Richard D. Fisher Jr.: China Puts Up a Fighter

AIR_J-10_lgMr. Fisher is a senior fellow with the International Assessment and Strategy Center and is the author of “China’s Military Modernization: Building for Regional and Global Reach” (Preager, 2008). He writes on the Wall Street Journal:

With few exceptions, Beijing rarely says much of substance about its ongoing military build-up or its strategic thinking. But the overriding message from the recent Moscow Airshow and other airshows, plus occasional interviews with Chinese and Russian engineers, is that Beijing is not conceding next-generation air superiority to anyone, least of all the United States.

Exhibit A is Beijing’s long-running effort to build a fifth-generation fighter plane equivalent to the U.S. F-22 and F-35. Such planes use extensive stealth and advanced radar and can usually “supercruise,” or fly supersonically for extended periods without using fuel-guzzling afterburners. In what may be the only public reference to the program by a Chinese official, the Commander of the People’s Liberation Army Navy mentioned their requirement for a fighter capable of “supersonic cruise” during 60th anniversary celebrations in April. Today this can only be achieved by the U.S. F-22A Raptor, the world’s only operational fifth-generation fighter.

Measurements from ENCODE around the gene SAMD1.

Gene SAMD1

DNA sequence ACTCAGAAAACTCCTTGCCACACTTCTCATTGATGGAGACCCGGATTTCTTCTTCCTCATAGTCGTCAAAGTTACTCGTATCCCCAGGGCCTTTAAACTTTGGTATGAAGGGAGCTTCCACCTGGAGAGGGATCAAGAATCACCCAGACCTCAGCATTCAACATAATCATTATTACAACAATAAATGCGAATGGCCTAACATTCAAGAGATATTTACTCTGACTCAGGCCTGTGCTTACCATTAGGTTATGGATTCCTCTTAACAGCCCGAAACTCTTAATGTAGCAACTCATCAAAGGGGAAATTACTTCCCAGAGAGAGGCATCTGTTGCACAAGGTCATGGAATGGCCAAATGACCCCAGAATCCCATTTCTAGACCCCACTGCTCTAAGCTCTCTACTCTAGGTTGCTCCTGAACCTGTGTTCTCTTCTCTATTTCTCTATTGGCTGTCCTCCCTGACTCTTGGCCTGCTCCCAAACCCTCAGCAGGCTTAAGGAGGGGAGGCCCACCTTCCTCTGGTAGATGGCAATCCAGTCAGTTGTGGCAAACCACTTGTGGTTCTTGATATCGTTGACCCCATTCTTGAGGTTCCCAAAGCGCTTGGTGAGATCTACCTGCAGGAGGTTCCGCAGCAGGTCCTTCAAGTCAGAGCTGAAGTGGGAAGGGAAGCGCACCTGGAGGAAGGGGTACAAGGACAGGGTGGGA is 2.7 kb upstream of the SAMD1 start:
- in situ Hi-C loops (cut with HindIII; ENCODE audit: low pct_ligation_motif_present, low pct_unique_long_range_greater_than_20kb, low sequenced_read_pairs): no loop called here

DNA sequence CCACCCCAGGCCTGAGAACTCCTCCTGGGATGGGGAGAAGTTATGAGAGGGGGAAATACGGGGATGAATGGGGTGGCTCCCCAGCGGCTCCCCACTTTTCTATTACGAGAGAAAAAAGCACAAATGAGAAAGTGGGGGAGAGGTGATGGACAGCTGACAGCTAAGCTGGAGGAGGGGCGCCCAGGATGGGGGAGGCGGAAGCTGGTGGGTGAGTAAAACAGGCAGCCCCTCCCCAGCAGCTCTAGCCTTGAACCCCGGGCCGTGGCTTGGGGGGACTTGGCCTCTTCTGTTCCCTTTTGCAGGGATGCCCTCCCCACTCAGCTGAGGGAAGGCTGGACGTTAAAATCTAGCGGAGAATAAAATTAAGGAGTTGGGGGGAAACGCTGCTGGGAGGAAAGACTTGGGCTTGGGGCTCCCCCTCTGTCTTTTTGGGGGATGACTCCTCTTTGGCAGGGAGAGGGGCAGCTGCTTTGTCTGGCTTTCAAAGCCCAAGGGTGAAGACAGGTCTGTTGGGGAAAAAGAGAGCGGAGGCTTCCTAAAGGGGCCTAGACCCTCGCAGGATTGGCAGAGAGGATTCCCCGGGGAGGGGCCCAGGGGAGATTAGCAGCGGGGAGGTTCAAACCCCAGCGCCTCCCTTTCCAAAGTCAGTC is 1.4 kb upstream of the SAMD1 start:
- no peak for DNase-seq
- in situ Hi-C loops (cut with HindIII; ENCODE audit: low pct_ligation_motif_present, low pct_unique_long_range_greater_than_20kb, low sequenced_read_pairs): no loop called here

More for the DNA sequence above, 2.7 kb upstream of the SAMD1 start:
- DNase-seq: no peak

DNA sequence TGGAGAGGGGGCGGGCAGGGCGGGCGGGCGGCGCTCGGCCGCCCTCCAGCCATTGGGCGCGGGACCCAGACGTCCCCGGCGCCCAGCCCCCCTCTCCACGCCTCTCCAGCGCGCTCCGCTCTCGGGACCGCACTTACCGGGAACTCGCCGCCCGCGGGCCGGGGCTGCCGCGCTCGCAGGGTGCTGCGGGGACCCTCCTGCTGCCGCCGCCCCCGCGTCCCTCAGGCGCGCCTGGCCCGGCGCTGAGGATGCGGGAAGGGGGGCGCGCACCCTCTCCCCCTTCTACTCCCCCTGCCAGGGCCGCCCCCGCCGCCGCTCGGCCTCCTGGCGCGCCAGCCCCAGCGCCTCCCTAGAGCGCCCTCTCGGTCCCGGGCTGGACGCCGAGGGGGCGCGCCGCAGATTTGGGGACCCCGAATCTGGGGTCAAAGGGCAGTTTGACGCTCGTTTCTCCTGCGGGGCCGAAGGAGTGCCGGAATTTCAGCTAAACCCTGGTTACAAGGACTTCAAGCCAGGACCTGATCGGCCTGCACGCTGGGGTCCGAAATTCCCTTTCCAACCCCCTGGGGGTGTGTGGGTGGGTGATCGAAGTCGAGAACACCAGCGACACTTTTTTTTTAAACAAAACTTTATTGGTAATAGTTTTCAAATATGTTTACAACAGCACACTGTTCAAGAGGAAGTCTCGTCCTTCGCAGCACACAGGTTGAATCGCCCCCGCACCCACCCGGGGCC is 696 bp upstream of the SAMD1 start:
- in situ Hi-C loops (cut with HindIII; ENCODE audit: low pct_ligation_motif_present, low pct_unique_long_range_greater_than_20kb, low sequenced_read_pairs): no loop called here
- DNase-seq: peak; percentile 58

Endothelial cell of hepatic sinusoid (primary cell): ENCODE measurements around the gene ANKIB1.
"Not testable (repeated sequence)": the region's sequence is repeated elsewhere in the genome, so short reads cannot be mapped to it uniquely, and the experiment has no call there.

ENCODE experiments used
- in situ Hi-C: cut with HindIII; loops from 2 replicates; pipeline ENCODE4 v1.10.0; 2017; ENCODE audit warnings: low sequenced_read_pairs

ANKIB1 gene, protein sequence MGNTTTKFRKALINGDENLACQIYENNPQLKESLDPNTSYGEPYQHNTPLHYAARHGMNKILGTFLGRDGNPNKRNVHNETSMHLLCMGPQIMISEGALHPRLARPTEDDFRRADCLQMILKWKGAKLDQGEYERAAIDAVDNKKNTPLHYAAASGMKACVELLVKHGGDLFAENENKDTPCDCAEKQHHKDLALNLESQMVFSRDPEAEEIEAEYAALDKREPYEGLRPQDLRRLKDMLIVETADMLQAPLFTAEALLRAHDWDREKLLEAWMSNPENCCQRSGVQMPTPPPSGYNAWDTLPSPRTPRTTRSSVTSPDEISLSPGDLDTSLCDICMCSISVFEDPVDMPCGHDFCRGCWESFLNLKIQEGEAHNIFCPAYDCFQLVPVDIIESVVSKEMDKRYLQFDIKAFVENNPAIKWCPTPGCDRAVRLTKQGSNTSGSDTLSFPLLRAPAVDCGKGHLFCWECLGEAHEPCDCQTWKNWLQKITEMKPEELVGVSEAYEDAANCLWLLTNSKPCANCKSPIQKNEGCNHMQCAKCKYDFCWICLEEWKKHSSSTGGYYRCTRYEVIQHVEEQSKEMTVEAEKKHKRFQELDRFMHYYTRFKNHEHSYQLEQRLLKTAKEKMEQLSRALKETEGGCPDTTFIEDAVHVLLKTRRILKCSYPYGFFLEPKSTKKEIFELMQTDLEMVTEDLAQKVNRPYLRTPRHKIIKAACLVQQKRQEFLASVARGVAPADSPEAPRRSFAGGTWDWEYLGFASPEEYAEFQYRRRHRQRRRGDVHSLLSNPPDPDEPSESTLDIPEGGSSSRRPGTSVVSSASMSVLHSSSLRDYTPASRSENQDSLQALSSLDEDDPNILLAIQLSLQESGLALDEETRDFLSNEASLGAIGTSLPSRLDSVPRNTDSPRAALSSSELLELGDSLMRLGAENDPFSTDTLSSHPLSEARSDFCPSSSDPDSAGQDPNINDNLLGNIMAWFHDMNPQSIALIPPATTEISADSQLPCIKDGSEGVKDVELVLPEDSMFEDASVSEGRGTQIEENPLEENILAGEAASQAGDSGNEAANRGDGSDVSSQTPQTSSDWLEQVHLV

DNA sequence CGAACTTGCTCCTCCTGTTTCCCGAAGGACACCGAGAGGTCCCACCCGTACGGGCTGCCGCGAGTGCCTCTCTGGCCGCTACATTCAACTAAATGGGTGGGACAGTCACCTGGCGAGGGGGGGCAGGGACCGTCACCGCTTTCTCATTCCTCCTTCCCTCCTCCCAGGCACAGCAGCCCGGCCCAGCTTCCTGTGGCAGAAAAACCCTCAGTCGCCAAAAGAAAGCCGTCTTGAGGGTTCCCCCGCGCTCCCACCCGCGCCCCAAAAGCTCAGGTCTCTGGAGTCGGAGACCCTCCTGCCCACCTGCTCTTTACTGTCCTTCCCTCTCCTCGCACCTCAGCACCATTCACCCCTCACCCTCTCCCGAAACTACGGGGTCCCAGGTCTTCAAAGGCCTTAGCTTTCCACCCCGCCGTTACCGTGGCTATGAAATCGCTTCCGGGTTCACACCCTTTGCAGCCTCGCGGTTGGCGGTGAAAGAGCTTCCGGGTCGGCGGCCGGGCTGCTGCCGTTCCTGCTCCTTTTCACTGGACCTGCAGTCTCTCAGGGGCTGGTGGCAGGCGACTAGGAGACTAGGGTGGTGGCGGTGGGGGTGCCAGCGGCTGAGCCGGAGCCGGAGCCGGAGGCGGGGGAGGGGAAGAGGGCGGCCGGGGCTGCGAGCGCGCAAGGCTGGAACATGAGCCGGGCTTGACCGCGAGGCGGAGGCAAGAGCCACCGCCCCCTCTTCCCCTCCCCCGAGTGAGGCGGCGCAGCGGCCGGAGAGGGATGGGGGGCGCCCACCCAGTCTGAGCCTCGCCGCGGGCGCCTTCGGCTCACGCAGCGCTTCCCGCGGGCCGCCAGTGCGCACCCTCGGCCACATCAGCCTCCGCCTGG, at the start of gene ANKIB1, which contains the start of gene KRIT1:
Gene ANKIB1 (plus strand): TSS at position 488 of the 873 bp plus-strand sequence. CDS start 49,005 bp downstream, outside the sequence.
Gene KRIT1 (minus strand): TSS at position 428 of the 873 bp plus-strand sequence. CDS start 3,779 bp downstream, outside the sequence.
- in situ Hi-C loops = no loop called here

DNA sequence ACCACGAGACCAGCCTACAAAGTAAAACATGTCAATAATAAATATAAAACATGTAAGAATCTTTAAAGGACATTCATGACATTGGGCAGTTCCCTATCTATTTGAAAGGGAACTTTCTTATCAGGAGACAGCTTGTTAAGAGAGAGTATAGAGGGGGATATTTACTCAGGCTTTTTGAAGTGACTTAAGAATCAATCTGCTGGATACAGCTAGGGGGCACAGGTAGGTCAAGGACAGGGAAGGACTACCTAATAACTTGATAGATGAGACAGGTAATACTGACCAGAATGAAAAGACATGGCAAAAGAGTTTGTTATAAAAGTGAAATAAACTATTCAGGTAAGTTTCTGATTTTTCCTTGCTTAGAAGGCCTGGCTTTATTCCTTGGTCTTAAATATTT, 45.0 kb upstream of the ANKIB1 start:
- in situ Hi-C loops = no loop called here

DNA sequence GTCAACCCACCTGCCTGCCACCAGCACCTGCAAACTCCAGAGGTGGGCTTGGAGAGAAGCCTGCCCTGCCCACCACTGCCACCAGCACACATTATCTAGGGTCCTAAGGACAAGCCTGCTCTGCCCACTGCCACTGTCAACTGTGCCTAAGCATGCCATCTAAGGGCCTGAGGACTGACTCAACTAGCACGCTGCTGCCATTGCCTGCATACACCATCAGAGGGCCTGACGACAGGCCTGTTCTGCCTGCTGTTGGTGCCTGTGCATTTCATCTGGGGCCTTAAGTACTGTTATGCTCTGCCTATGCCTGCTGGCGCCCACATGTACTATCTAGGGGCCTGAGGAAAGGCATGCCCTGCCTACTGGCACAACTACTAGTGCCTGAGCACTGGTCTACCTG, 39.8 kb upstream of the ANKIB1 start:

To be sure, China faces many technical obstacles. Development of advanced engines capable of 15-ton thrust levels is a particularly serious bottleneck. But China’s fifth-generation efforts date back to the early 1990s and will start with two heavy fighters from China’s two main fighter companies.

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